Monday, April 19, 2021
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Digitising Japan: Coronavirus forces firms to use tech solutions

The coronavirus pandemic may be a drag on economies across the globe, but in Japan it's bringing long-overdue change in work habits and tools.

About 90% of Japanese refiner Idemitsu Kosan Co.'s non-manufacturing employees have worked from home. Department-store chain Isetan Mitsukoshi Holdings Ltd. is using video chats to offer shopping suggestions online, while smaller enterprises are emracing digital tools. Digital signatures are finally taking hold, replacing official stamps and seals.

Despite being at the forefront of technologies ranging from imaging chips to electric-vehicle batteries, Japan ranked 23rd out of 63 nations in digital competitiveness last year, according to the International Institute for Management Development. While a chronic labor shortage caused by a declining population was already spurring businesses to automate, the Covid-19 outbreak is pushing the transition to the digital workplace into higher gear.

"Many companies small and large have talked about digitization as being important, but put it off," said Miku Hirano, chief executive officer of Cinnamon Inc., a provider of AI-based business-solution services. "Now, the pandemic is making them take up the mission."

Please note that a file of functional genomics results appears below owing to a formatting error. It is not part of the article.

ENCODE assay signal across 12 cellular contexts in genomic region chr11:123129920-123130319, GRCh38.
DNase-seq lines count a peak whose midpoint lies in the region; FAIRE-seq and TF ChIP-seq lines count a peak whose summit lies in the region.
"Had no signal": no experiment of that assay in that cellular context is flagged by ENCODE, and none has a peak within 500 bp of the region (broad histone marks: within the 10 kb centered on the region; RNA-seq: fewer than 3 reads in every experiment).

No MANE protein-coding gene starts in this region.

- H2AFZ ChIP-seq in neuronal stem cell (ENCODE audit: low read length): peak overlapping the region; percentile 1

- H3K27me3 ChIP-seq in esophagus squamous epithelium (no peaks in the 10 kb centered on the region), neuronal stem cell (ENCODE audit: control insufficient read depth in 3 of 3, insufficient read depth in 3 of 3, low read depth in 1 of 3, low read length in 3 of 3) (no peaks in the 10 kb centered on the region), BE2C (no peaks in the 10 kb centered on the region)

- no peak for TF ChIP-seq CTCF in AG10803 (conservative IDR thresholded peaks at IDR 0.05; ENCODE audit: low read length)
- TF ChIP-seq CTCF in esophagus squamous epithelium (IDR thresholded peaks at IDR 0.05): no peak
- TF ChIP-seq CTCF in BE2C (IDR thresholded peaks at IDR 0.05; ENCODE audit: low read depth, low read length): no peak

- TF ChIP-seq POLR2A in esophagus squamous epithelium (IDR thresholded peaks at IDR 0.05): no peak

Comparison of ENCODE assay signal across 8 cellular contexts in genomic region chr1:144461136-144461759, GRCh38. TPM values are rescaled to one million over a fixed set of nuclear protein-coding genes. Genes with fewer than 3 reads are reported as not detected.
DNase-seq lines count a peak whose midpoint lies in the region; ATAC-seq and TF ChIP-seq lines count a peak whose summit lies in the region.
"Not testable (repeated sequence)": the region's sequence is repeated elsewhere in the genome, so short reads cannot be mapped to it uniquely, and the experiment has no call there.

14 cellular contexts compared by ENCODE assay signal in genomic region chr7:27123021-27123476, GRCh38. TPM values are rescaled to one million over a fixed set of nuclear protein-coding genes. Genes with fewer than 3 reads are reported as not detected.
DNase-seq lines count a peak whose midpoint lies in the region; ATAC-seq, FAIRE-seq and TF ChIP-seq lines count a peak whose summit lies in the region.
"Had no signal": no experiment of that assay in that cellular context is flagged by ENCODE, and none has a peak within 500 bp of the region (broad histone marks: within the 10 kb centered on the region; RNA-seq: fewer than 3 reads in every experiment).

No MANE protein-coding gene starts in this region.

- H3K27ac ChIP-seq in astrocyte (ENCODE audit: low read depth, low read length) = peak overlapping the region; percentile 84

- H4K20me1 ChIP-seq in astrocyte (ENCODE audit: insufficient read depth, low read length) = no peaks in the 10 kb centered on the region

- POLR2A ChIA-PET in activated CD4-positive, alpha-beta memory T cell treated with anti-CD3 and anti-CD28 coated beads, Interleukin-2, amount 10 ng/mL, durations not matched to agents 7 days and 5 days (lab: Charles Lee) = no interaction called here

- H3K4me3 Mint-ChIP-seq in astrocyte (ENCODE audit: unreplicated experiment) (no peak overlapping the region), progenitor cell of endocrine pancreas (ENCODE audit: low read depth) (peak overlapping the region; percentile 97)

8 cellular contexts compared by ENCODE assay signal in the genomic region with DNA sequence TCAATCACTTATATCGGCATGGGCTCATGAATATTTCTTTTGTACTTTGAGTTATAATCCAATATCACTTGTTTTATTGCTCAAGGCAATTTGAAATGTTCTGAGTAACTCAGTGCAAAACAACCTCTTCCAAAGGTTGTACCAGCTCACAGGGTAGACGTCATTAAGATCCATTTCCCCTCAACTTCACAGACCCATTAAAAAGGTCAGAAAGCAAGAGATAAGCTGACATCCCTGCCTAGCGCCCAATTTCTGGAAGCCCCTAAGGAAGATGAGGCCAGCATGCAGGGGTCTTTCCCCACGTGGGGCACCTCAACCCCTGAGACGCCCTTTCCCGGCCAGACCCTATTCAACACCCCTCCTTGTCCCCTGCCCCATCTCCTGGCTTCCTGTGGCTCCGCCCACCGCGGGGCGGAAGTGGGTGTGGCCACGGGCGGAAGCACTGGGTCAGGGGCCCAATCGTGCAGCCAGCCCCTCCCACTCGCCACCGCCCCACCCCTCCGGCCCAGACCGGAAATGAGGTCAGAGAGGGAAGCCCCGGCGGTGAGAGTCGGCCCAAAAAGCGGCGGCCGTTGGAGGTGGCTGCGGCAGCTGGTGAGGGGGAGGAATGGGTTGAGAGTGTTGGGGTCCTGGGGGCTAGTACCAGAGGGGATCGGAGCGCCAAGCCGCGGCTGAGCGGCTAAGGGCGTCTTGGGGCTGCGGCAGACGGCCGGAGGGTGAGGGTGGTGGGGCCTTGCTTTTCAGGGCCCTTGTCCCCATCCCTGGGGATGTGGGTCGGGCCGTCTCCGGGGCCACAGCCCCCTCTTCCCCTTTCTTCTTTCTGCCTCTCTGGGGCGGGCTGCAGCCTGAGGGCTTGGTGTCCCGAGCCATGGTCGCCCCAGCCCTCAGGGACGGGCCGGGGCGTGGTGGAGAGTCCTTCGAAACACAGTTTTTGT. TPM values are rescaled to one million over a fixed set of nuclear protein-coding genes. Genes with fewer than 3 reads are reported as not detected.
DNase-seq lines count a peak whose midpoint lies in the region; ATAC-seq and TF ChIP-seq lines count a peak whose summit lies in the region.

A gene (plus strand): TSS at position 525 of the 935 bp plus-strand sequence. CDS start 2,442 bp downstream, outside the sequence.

Although Prime Minister Shinzo Abe lifted Japan's state of emergency in late May, companies such as Hitachi Ltd. and Nippon Telegraph and Telephone Corp. plan to keep work-from-home measures in place for better operational efficiency. Earlier this month, Fujitsu Ltd. said it would halve its office space over the next three years, encouraging the electronics maker's 80,000 staffers to work primarily from home.

Small- and mid-sized companies, which make up more than 90% of the nation's enterprises, are also embracing change. While it closed its doors during April and May, the Szechwan Restaurant chain used the time to ditch manual schedules and set up spreadsheets instead, and hold meetings via video chats. "A quick shift to digital tools wasn't possible without the pause, because we were too busy with regular restaurant operations," said deputy director of marketing Ayami Kotani.


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